Cub was usually the dominating factor in all the boy arguments of their “bunch”, which varied in numbers from ten to twenty, according to the motive of interest that drew them together. He seldom started an argument, unless his disposition to “bawl” somebody out for uttering a, to him, foolish opinion, he regarded as a starter. He seldom spoke first, but usually last. One day he “bawled” Tee-hee for the latter’s “silly laugh”, telling him that he would never be a man unless he learned to “laugh from his lungs”.
“You seem to like a lot of noise,” Hal observed.
“Yes, it’s the only thing that convinces me,” Cub shot back rashly.
He realized his rashness, but it was too late. Tee-hee “got” him.
“I understand you now,” the sly youth announced. “Whenever we have a dispute, the only way for me to win is to make a bigger noise than you do.”
But Cub was not slow, and he evened matters up by roaring:
“You can’t do it; you ain’t got the lungs.”
However, there was a serious side to this trio of radio boys. They were not known chiefly for their frivolity, which probably would have characterized them if they had got into any bad scrapes. Their deportment was really above reproach, so that their parents reposed a good deal of confidence in them and allowed them to do pretty much as they wished in the matter of their recreation and sports. On the occasion with which the narrative opens we find them very serious minded over a very important problem, although it seemed well nigh impossible for them, even under such circumstances, to bar severely all manner of gaieties.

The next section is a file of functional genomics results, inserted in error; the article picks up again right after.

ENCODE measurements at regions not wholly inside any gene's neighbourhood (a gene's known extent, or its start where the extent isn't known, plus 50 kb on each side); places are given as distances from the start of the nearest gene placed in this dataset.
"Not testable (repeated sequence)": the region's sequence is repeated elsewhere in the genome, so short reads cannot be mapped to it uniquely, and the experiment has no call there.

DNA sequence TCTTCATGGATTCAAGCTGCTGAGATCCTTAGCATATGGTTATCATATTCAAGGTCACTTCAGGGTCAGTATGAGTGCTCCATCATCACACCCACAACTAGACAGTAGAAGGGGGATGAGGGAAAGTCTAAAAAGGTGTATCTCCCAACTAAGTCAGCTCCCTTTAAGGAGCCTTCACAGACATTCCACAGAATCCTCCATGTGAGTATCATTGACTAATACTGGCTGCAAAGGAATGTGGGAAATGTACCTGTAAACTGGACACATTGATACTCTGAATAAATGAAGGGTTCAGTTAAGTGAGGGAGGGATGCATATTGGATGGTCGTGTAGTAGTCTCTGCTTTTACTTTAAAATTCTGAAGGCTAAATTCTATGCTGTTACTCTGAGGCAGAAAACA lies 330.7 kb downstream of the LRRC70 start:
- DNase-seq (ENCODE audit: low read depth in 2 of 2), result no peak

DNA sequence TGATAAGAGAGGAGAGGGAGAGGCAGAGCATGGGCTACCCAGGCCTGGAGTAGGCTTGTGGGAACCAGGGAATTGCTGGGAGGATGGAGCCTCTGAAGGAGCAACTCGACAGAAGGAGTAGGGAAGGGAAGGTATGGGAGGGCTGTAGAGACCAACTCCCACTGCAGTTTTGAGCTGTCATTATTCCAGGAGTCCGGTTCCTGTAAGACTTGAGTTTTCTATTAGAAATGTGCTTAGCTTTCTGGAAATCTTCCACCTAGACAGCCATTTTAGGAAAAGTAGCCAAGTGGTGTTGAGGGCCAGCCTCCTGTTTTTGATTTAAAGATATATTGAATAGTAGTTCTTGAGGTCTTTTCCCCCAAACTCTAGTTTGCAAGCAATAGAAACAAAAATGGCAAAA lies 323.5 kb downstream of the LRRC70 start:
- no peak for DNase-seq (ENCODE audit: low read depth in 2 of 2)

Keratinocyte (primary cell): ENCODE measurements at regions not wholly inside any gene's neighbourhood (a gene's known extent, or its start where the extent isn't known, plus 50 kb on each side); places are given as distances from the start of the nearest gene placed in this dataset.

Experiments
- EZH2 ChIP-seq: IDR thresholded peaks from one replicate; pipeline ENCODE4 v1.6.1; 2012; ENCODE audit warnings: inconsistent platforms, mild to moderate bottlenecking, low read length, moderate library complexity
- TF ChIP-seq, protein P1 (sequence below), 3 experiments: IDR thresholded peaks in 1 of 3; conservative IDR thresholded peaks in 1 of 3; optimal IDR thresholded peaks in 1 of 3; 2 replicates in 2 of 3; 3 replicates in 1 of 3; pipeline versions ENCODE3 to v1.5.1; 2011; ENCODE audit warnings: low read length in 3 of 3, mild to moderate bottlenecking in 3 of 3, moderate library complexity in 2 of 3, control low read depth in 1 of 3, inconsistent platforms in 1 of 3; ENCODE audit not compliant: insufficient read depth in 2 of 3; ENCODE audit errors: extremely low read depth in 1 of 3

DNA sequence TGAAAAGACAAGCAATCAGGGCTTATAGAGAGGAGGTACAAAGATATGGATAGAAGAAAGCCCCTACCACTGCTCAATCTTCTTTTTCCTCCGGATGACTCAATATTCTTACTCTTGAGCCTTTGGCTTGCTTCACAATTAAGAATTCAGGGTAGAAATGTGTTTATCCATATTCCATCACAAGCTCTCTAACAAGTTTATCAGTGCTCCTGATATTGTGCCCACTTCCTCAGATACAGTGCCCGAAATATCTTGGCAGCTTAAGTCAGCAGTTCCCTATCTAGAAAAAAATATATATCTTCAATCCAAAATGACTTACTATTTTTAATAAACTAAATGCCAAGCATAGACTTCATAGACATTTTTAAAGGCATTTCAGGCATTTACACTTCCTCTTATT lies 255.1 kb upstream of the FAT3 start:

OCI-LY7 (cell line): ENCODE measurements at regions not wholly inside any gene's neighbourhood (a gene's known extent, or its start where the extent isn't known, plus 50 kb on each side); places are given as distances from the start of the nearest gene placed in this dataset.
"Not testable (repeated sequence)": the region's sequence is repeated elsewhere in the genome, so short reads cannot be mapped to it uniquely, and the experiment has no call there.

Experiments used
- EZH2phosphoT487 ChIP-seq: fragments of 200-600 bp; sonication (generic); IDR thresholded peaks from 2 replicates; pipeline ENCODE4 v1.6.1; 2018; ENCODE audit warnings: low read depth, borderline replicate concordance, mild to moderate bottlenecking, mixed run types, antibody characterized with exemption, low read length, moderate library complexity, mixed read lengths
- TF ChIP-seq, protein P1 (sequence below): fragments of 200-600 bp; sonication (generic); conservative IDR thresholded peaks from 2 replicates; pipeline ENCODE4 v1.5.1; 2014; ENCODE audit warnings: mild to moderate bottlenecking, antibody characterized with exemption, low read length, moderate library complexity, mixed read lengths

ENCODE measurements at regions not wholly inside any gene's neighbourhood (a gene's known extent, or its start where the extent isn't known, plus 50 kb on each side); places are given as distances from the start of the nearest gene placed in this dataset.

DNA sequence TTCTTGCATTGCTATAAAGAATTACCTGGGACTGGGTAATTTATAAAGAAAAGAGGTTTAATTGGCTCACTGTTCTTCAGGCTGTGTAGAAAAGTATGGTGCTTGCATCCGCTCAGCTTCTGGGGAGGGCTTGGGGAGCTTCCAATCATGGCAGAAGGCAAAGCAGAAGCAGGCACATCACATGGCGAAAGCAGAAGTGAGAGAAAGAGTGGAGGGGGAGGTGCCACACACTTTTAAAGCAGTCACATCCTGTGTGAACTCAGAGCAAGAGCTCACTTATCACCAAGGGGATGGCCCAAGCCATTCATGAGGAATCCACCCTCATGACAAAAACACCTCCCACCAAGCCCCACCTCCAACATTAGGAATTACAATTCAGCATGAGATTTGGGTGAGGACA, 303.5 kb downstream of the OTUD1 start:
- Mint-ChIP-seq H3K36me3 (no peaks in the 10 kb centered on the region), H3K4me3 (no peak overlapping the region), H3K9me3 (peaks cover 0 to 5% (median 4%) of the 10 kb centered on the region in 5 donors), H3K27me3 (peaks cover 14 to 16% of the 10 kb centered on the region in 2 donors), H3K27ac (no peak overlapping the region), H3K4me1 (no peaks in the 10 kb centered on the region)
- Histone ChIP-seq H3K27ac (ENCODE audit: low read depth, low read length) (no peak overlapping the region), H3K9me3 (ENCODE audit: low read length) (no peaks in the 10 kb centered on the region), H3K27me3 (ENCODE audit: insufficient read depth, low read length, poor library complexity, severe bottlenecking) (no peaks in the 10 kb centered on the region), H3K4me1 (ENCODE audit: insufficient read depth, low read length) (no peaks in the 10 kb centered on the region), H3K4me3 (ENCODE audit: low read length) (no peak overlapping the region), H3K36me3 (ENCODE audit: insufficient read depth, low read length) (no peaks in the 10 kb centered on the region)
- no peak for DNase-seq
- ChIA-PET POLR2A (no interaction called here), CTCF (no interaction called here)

“I don’t see where there’s anything new for us to do this summer,” said Bud after the merriment over the “static repartee” with Cub had subsided. “We c’n go camping or fishin’, or we c’n stay at home and listen in.”
“Oh, you haven’t got any invention in that head o’ yours, Bud,” declared Cub with tone of disgust. “Tee-hee, take your turn and see if you can’t hand us somethin’.”
“Aw, why don’t you furnish some brains for us, Cub,” Bud objected with spirit. “I never knew you to yet. You just razz us till we turn up the thing all of us wants, and then you act as if you’d done all the work.”
“Well, what do I pay you for?” Cub demanded, with an air of final judgment.
Of course, Cub did not pay them anything; that was just a little evidence of his exasperating domination. Bud saw, as usual, that there was no use of trying to carry his protest further, so he gave way to Hal, who looked as if eager to take his turn.
“I tell you what let’s do,” proposed the latter. “Let’s go campin’ and take one of our radio sets with us.”
Cub leaped to his feet enthusiastically, bringing his feet down on the floor with a force that seemed to jar the whole house. Fortunately there was a substantial rug between his descending number 8’s and the floor.